Deutsche Bank legal, regulatory costs weigh on earnings
FRANKFURT (Reuters) - Deutsche Bank AG (DBKGn.DE) warned on Tuesday it will face hundreds of millions of euros in costs for litigation and compliance with new bank rules after reporting weaker-than-expected second quarter earnings.
The new regulatory costs follow a push by bank watchdogs to make global lenders beef up capital or cut their balance sheets to reduce risk. This will force Germany's flagship bank to earmark an additional 250 billion euros ($331.34 billion) in assets which can be cut, a move which will reduce revenues.
Shedding these assets could result in 600 million euros worth of one-off costs and 300 million euros in missed pretax profit, the bank said.
"We are committed to further reducing (the) balance sheet in a manner that enables us to meet requirements on (the) leverage ratio," Co-Chief Executives Juergen Fitschen and Anshu Jain said in a joint statement.
Regulators are keen on using the leverage ratio to gauge a bank's strength. This compares a bank's shareholder equity to its total assets without using a bank's own risk weightings.
Deutsche said it will seek to achieve a leverage ratio of 3 percent under the more stringent bank safety rules after regulators questioned the bank's ability to absorb financial shocks in a possible future crisis.
The Frankfurt-based group also has raft of legal costs related to the sale of residential mortgage-backed securities, allegations it manipulated global benchmark interest rates and a dispute with the representatives of deceased media magnate Leo Kirch.
"We expect settlements to accelerate in the coming quarters," Jain said, without elaborating on which legal issues were on track to be resolved. The majority of legal issues relate to business from the investment bank, Deutsche said.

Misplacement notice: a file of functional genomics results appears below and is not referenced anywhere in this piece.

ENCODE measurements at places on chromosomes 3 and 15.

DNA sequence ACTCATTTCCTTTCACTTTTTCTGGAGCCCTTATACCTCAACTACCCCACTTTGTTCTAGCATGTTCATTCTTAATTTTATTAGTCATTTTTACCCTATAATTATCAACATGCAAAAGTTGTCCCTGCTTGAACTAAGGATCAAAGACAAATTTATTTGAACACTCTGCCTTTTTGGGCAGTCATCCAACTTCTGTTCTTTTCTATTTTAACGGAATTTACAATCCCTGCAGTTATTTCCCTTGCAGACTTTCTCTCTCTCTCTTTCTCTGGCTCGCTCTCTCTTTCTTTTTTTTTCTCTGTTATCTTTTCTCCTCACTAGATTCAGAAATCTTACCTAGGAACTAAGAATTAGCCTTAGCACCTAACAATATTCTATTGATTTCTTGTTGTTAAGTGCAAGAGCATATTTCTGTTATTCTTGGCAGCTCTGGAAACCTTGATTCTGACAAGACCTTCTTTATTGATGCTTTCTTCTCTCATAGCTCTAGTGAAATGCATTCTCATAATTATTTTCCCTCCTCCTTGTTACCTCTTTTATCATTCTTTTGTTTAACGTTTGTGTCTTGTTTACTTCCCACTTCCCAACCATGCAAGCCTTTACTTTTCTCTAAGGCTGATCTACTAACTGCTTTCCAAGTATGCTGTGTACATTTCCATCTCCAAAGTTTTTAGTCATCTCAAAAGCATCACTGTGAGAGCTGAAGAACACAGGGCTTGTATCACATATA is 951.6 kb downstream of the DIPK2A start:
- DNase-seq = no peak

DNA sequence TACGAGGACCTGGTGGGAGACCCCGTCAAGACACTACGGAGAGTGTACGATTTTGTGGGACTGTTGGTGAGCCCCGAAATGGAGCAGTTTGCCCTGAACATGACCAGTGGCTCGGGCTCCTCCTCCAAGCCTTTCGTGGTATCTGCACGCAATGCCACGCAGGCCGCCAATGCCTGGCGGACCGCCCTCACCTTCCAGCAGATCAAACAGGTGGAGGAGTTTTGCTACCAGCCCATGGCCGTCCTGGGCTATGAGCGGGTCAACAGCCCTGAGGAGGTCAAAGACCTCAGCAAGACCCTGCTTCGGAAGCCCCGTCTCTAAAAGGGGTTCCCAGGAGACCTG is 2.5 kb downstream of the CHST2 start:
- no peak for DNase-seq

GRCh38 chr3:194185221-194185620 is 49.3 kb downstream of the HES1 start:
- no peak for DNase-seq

In the second quarter, litigation provisions were 630 million euros.
Germany's flagship lender posted an 18 percent fall in second-quarter pretax profit to 792 million euros, well below the 1.3 billion forecast by analysts in a Reuters poll.
Revenues from sales and trading of debt and other products fell 11 percent year-on-year, leading some analysts to question Deutsche's earnings prowess in fixed income, an area which was often a key driver of earnings for the bank.
FIXED INCOME "PEARL"
Philipp Haessler bank analyst at Equinet said, "The fixed income pearl has not lost its luster but it didn't perform as well in Europe as it did in the U.S., where U.S. peers are stronger."
So far this reporting season, investment banking rivals like Morgan Stanley (MS.N) , Goldman Sachs (GS.N), JPMorgan Chase & Co (JPM.N), and Bank of America Corp (BAC.N) have beat analysts' profit expectations, thanks largely to strength in trading and underwriting.
Co-chief executive Jain insisted the bank had not lost its competitive edge. "Deutsche Bank is on course despite continued headwinds we face," Jain told analysts.
Deutsche Bank expects its asset reduction program to be completed by 2015, Chief Financial Officer Stefan Krause said. Around 3.3 billion euros worth of assets had already been reduced by changing the risk model on some of the assets in its Postbank unit.
The bank had already raised capital in April to bolster its finances. But since then one of the top U.S. regulators, Thomas Hoenig, Federal Deposit Insurance Corp vice chairman, called Deutsche Bank "horribly undercapitalized.
Deutsche's shares fell 3.6 percent, making it the biggest faller among European banks after Barclays (BARC.L), which fell sharply after announcing a share issue.
Since June 1, 2012 when Deutsche's new leadership took over, the bank's share price has risen 32 percent, but has lagged key peers and the STOXX Europe 600 banking sector .SX7P, which has jumped 47 percent.
By contrast, JP Morgan shares have gained 63 percent and UBS 58 percent, Thomson Reuters data show. link.reuters.com/kag99t.
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